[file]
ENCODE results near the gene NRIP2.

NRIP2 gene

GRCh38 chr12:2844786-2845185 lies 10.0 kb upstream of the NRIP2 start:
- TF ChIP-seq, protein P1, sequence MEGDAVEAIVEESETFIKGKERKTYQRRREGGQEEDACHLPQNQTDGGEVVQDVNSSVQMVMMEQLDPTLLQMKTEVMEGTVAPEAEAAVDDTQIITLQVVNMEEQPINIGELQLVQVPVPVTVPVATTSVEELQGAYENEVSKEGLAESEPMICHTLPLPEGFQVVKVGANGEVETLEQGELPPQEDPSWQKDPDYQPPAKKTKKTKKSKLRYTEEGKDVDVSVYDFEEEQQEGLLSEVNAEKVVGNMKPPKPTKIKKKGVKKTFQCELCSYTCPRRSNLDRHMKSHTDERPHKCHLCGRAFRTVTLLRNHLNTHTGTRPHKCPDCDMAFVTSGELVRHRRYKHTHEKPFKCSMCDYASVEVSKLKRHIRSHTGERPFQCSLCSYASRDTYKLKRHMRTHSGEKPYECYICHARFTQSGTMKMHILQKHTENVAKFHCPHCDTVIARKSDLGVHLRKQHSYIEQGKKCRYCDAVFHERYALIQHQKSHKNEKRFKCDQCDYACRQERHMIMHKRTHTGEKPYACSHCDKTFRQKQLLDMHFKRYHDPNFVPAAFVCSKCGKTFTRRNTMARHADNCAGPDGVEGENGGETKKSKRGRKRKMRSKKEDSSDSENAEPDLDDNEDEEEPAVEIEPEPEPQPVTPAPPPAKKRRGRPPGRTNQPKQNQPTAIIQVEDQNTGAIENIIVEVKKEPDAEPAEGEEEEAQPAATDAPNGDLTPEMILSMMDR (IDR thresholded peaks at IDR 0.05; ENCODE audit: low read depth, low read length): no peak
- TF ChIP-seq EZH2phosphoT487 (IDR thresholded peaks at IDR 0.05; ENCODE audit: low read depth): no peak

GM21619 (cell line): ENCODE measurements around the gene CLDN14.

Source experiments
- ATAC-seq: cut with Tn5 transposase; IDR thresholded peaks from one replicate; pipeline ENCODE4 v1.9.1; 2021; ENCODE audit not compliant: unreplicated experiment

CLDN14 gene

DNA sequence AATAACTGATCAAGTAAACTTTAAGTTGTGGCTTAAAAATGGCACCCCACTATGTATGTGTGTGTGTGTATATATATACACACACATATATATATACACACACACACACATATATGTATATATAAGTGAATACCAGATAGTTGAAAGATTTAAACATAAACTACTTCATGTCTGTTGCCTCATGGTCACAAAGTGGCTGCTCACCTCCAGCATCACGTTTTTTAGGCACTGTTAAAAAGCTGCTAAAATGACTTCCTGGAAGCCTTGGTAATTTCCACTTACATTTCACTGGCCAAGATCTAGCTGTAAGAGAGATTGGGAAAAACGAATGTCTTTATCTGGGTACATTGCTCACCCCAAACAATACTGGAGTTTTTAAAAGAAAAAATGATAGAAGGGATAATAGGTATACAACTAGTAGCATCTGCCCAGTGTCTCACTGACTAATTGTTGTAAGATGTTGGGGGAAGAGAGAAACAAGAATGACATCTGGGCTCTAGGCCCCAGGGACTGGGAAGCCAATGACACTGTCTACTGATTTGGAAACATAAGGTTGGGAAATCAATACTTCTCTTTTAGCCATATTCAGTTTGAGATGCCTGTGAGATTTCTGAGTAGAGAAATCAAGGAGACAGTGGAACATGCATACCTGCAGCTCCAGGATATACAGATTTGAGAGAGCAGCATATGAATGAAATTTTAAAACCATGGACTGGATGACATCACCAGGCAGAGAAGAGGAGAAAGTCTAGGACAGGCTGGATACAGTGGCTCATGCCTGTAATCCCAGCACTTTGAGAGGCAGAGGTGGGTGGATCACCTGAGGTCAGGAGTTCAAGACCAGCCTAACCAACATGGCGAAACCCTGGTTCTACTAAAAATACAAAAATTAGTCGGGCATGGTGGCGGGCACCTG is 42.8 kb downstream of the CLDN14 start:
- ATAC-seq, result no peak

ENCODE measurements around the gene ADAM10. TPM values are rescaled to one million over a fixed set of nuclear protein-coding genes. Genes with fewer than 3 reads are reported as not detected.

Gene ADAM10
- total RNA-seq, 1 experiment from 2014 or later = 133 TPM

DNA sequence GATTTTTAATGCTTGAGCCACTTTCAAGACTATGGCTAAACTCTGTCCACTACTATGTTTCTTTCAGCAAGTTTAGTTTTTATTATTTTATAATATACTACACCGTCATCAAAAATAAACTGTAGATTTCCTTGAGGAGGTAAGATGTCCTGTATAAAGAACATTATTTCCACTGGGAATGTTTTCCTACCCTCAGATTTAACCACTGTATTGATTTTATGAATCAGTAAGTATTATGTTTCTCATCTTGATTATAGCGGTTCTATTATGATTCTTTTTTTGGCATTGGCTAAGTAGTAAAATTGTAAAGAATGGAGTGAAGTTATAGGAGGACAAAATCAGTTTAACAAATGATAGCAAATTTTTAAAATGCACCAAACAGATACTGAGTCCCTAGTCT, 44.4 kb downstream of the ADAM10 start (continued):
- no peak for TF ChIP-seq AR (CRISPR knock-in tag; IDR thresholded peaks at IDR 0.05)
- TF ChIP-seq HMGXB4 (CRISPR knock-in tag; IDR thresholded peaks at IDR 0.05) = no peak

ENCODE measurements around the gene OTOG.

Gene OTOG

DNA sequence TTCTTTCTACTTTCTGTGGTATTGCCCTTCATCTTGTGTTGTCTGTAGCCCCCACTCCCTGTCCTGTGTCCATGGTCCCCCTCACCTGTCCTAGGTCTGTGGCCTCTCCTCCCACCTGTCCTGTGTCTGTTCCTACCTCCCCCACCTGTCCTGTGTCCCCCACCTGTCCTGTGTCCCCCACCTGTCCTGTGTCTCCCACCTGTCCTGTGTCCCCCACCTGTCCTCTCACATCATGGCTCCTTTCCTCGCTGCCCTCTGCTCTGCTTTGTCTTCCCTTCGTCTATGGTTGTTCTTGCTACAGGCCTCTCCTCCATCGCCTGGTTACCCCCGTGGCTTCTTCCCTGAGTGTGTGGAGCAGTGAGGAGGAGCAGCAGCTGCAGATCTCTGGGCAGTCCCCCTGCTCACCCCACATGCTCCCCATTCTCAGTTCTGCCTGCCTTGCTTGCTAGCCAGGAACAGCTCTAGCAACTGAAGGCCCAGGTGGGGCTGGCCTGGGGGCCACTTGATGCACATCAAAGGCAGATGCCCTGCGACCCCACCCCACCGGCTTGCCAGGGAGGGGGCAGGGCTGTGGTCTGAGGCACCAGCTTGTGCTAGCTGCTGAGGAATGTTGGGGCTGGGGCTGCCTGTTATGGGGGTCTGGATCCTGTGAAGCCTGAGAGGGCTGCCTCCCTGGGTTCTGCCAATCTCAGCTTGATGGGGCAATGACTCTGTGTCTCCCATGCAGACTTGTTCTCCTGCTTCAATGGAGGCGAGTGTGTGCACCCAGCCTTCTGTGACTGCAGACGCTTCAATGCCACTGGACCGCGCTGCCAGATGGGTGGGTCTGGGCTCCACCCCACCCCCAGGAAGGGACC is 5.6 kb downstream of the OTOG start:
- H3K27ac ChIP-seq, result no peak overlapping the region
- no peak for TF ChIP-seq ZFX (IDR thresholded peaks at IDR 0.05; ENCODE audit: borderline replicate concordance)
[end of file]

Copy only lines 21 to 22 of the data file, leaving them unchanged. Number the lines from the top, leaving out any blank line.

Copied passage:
- H3K27ac ChIP-seq, result no peak overlapping the region
- no peak for TF ChIP-seq ZFX (IDR thresholded peaks at IDR 0.05; ENCODE audit: borderline replicate concordance)